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Boys & Girls Club focused on future

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In this 2017 photo, Tim Coughlin, president and CEO of the Roswell and Ruidoso Boys & Girls Clubs, is seen during a General Services Committee meeting. (Record File Photo)

The mission of the Boys & Girls Clubs of Chaves and Lincoln Counties is to provide programs that help children develop essential skills while offering them a place to form friendships and have fun in a safe environment.

The Boys & Girls Club is among the local organizations helping better the lives of generations to come.

The Boys & Girls Clubs of Chaves and Lincoln Counties was formed when the Roswell organization merged operations with the Sierra Blanca Clubs in Ruidoso in 2017.

Tim Coughlin was hired as the executive director of the Ruidoso Club in 2012 and now oversees both areas.

When, toward the end of 2017, the Clubs of Sierra Blanca and Roswell became one, his title changed to CEO. The name was changed to Boys & Girls Clubs of Chaves and Lincoln Counties to better reflect the areas served.

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Coughlin spoke recently about how, during the pandemic, routines have had to be altered to meet the changes COVID-19 has brought.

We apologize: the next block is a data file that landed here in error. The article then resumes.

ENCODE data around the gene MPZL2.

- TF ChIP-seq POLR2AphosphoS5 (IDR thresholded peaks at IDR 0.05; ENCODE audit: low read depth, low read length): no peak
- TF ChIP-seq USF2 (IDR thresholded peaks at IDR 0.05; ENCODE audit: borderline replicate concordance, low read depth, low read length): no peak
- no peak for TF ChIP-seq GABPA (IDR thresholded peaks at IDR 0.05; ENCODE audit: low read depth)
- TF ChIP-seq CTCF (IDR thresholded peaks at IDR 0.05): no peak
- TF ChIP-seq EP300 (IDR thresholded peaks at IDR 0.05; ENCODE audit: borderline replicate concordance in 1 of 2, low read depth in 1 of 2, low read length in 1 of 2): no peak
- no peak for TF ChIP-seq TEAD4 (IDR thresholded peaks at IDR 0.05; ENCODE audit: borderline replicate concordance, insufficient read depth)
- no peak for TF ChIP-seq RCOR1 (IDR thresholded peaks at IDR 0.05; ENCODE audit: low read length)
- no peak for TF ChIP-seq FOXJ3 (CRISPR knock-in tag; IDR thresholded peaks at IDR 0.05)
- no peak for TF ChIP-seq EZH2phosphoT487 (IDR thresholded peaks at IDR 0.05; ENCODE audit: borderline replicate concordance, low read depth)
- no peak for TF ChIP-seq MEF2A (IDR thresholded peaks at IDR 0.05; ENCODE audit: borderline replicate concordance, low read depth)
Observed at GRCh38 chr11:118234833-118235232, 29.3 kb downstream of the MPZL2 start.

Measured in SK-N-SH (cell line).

“We received word back in March that schools and most businesses were being closed,” he said. “We closed both of our locations and started working remotely, developing a plan to reopen. During this time, we were also working on relocating our facility, being that a major remodel was planned for the club building.

“Working with the city of Roswell, we were able to relocate to the Roswell Aquatic Center and reopened to members at the beginning of July,” he said.

Coughlin spoke about how, moving forward, virtual learning is helping to keep the clubs running.

“Where we are normally used to having many kids in the building after school, we have had to limit the number based on staffing and restrictions on group sizes,” he said. “We have adapted to the virtual learning model, providing access to the internet, and staff help while the kids are participating in their online learning. When the Roswell schools are able to move into the hybrid learning model, we will adapt our operations once again to accommodate the revised learning process.

“As we move through the various models, we will be able to increase the number of kids that we can serve,” Coughlin said.

In addition, the policies have been updated to make sure that all safety precautions are taken. There are increased cleaning and sanitizing protocols, and temperature checks are also performed twice a day with a constant focus on keeping both the kids and staff safe.

“This year has definitely been one that no one could have predicted; it has tested our ability to be flexible and forward-thinking,” Coughlin said.

Like most other organizations, events are difficult to hold right now.

Coughlin said the annual Community Thanksgiving Dinner for 2020 will most likely be canceled, mostly due to renovations taking place at their building.